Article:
Joe (Joseph Gordon-Levitt) is a successful Looper, living the good life in 2044. He wakes up, kills his target, collects his pay, heads out to the club with his Looper buddies, and does it all again the next day. Trouble is, someone in the future is messing with his routine and closing loops. Rather than receiving nameless targets, many Loopers are coming face to face with their future selves. The same rules apply and they’re expected to off their older selves, closing the loop, and then living out the time they’ve got left, 30 years. Sure enough, Joe’s time comes, but before he can do his duty, older Joe (Bruce Willis) bolts.
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At just 13-years-old, Jared Gilman has already gone through a number of auditions, but also managed to land his first leading role, the role of the unpopular yet tenacious Sam Shakusky in Moonrise Kingdom.
Sam falls for Suzy Bishop (Kara Hayward) the moment he lays eyes on her. The romance heats up as the two send each other letters and eventually decide to run away together. Sam packs his wilderness survival essentials and ditches his Khaki Scout troop while Suzy puts her kitten in a carrier, takes her most prized books and hits the road. When Scout Master Randy Ward (Edward Norton) and the Bishops (Bill Murray and Frances McDormand) realize the kids are missing, they enlist in the help of Captain Sharp (Bruce Willis) to track them down.
While Moonrise Kingdom rocks very familiar names like Murray, Willis, Norton, McDormand and more, Gilman and his young co-star, Hayward, undoubtedly steal the show. You’d think it might have been the slightest bit intimidating stepping in front of the lens for Wes Anderson and in the company of such monumental talent, but a lengthy audition process gave Gilman all the confidence he needed to pull it off.
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It’s one thing to make a movie feel unique, but Wes Anderson’s Moonrise Kingdom is almost otherworldly. While the film’s centerpiece pre-teen romance packs the power to earn a place in anyone’s heart, some readjusting is required to appreciate the film as a whole. But, if you’re willing to let loose and fall in line with Anderson’s techniques, Moonrise Kingdom proves to be an absolutely unforgettable pleasure.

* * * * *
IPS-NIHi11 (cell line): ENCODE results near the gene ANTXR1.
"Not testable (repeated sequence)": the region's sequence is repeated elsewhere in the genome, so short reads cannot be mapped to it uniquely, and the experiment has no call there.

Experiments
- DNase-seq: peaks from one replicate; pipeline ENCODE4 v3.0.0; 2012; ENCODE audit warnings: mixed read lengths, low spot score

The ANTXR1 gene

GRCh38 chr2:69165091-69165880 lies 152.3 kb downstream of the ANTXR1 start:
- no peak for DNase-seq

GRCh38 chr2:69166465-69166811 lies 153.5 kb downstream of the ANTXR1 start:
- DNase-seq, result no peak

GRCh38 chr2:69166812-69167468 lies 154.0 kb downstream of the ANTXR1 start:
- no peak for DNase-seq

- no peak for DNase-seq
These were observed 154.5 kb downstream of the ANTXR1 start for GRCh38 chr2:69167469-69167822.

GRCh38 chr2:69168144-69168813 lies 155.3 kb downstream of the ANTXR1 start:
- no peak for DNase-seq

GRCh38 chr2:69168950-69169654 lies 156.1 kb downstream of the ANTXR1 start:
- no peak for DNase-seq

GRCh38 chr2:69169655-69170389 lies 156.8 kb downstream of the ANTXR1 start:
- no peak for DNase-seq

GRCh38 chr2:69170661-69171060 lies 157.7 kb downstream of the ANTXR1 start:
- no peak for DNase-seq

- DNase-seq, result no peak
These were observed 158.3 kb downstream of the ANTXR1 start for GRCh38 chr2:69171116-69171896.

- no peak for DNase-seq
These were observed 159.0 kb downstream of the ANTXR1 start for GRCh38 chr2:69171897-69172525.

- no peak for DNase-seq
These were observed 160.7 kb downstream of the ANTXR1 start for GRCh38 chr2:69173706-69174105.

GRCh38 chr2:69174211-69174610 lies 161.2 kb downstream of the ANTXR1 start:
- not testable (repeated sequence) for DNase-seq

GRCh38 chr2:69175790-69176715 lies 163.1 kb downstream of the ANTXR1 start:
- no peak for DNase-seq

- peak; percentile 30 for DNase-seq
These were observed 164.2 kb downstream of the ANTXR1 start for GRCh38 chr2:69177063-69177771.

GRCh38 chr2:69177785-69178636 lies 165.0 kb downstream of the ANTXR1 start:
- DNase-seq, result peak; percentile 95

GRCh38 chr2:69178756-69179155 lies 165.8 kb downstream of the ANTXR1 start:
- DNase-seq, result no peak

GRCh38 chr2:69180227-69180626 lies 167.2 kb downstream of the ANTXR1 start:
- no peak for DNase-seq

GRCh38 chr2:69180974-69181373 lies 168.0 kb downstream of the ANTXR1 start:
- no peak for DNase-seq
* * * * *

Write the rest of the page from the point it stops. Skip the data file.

The film takes place on a small island in the summer of 1965. Suzy Bishop (Kara Hayward) is home with family, spending her time longingly looking out the window with her binoculars while Sam Shakusky (Jared Gilman) is out camping with his Khaki Scout troop – or so their guardians think. One morning Scout Master Ward (Edward Norton) and the boys of Troop 55 wake up to find that Sam has run away while Mr. and Mrs. Bishop (Bill Murray and Frances McDormand) discover that Suzy has packed her things and left.
With a threatening storm on the horizon, Captain Sharp (Bruce Willis) desperately tries to track down the missing 12-year-olds with the help of Scout Master Ward and his wilderness survival savvy troops. Meanwhile Suzy and Sam enjoy some alone time out in the woods, testing the romantic waters.
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Is it possible for a film starring Bruce Willis, Morgan Freeman, John Malkovich and Helen Mirren to be bad? Maybe, but if you put handguns, machine guns and grenade launchers in theirs hands and give them some snappy dialogue to work with, you’re basically home free.
What happens when a highly skilled CIA agent retires? He’s labeled RED, short for Retired and Extremely Dangerous and there’s really no better way to describe retiree Frank Moses (Willis). He’s doing okay in a cozy suburban town, decorating his house for the holiday like he’s supposed to, but the highlight of his day is calling a particular federal pension employee, Sarah (Mary-Louise Parker). He calls on a regular basis to report missing checks, but the two simply enjoy talking to each other. Unfortunately for Sarah, Frank’s house is bugged and after narrowly escaping an ambush, he knows the bad guys will head straight to her place.
Having no choice, Sarah reluctantly tags along with Frank as he visits all of his old CIA pals. First stop? Joe (Freeman) who now calls an old aged facility home. Next up is Marvin (Malkovich), a wacky, but skilled ex-agent who’s convinced the government is out to get him. Then there’s Ivan (Brian Cox), a former Russian spy who has a history with the team’s last member, Victoria (Mirren), an elegant ex-MI6 agent. Now that the gang’s all back together, it’s time to take out the bad guys; some nasty folks who don’t want them to spread a little secret.